First, you have to determine what political issue or issues are most important to you. Some of the "hot button" issues today are health care, immigration, Social Security, gun control, student loans, and taxes.
Say you decide health care is the most important issue to you. What would you like the national policy towards health care to be? Would you like, for example, a single payer system? If so, look to see if either party supports it. If one party modified its platform to support it, would that make the decisive difference for you to vote for candidates from that party? Or would you perhaps like no government support for health care? Does either party support that? It one did, would that make the difference in giving it your vote?
Or perhaps you don't want to have to worry about supporting Mom and Dad when they are too old to work. In that case, you might want to get behind a party with a platform plan of securing Social Security. Would that modification get your vote? Or maybe you want to abolish Social Security? Would that modification get your vote?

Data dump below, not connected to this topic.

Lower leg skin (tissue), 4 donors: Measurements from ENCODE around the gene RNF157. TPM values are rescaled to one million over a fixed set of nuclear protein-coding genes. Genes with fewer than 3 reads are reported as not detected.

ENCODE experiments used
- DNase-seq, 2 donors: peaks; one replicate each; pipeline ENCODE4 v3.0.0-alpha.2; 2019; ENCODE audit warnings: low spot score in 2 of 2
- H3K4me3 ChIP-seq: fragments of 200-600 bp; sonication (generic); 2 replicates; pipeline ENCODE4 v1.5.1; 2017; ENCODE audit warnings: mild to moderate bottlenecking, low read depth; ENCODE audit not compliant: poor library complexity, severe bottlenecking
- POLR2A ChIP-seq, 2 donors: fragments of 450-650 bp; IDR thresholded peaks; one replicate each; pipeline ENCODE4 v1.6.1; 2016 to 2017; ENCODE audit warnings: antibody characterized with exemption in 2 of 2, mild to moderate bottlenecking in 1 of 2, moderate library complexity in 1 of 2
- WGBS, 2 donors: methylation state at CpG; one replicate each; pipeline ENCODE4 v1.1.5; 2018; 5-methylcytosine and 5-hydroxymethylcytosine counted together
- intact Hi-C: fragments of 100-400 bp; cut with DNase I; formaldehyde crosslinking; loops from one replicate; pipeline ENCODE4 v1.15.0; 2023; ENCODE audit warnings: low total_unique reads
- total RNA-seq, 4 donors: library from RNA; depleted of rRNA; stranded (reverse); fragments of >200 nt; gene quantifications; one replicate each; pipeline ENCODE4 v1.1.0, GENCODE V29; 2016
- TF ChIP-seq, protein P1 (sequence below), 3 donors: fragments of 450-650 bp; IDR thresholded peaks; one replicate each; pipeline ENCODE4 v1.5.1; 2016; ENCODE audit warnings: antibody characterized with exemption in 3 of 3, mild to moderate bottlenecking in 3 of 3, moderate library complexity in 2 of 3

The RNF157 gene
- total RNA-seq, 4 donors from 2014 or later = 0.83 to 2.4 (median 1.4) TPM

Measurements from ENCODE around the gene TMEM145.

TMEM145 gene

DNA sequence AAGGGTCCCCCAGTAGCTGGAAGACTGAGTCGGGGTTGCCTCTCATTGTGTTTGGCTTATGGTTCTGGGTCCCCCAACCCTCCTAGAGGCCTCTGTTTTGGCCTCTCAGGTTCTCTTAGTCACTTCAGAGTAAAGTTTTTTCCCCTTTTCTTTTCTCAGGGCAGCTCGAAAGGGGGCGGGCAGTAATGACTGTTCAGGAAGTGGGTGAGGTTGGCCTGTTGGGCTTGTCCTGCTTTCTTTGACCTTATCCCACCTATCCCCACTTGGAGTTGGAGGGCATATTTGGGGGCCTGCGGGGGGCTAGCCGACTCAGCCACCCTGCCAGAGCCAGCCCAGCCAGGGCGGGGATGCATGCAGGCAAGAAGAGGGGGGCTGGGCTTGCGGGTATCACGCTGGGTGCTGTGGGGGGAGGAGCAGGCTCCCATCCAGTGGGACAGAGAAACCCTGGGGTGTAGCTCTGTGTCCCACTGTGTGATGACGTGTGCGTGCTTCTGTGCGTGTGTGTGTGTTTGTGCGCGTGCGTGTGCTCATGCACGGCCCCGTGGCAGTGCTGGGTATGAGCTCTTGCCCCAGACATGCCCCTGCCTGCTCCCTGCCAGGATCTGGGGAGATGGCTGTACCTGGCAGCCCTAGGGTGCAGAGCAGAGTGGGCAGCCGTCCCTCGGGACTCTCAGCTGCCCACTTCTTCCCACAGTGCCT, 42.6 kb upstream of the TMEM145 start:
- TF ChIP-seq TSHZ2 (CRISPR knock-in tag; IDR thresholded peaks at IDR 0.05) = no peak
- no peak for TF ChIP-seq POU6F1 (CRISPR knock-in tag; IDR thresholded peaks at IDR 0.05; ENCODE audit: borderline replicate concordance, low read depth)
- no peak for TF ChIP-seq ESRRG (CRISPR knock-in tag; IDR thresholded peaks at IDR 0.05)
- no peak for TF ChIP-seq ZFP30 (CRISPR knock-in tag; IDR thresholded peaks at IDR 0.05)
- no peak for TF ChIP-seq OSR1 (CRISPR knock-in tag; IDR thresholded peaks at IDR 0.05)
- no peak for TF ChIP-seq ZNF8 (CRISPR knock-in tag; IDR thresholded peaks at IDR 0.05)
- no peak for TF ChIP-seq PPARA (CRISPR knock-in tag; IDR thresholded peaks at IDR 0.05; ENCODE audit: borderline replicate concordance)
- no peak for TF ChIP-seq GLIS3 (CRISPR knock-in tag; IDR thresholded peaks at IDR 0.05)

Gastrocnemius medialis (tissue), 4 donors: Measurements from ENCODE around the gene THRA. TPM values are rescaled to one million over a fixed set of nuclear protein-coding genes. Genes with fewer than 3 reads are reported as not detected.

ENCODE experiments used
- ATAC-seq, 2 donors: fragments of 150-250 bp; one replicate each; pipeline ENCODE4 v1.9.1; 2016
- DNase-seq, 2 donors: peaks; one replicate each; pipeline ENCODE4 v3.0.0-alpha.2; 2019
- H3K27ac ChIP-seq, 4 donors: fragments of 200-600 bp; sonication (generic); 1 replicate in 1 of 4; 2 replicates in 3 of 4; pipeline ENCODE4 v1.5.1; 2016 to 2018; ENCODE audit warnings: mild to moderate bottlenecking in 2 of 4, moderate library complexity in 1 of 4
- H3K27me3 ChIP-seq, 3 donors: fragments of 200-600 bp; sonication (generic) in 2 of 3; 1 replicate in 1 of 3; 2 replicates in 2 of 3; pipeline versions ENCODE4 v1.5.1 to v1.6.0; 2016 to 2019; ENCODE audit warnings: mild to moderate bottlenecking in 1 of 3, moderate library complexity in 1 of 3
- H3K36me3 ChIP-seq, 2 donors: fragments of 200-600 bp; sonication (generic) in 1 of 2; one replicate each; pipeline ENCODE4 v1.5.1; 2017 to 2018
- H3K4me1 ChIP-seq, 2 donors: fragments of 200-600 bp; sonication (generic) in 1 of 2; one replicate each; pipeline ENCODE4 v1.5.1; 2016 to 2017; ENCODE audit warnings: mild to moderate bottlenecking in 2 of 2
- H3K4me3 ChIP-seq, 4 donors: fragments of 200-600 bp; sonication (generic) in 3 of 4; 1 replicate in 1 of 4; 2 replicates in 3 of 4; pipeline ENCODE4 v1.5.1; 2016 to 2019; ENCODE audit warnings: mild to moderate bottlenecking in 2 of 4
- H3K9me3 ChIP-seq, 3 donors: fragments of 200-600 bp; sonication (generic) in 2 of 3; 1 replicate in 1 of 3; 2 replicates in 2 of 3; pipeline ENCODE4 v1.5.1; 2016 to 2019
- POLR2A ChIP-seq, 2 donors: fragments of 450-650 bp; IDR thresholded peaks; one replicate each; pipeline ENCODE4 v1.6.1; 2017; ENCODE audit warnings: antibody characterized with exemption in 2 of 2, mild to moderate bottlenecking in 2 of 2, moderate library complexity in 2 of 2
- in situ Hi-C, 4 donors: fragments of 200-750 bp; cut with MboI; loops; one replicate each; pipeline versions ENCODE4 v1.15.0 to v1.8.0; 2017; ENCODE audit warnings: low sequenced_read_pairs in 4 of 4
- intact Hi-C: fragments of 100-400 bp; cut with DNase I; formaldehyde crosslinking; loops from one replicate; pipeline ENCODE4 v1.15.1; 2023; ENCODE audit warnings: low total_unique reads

Or are you basically OK with one major party, but would like a few tweaks to their platform? For example, are you basically happy with the Republicans or the Democrats except for one or two things that make you very hesitant to vote for them. Think about what those one or two things are: would the Democrats appeal to you very strongly, if, say, they opposed abortion? Would the Republicans appeal to you if they just changed their stance on gun control?
Just think about how you would like the country to be different and what areas the parties could address that would bring the changes that would earn your vote.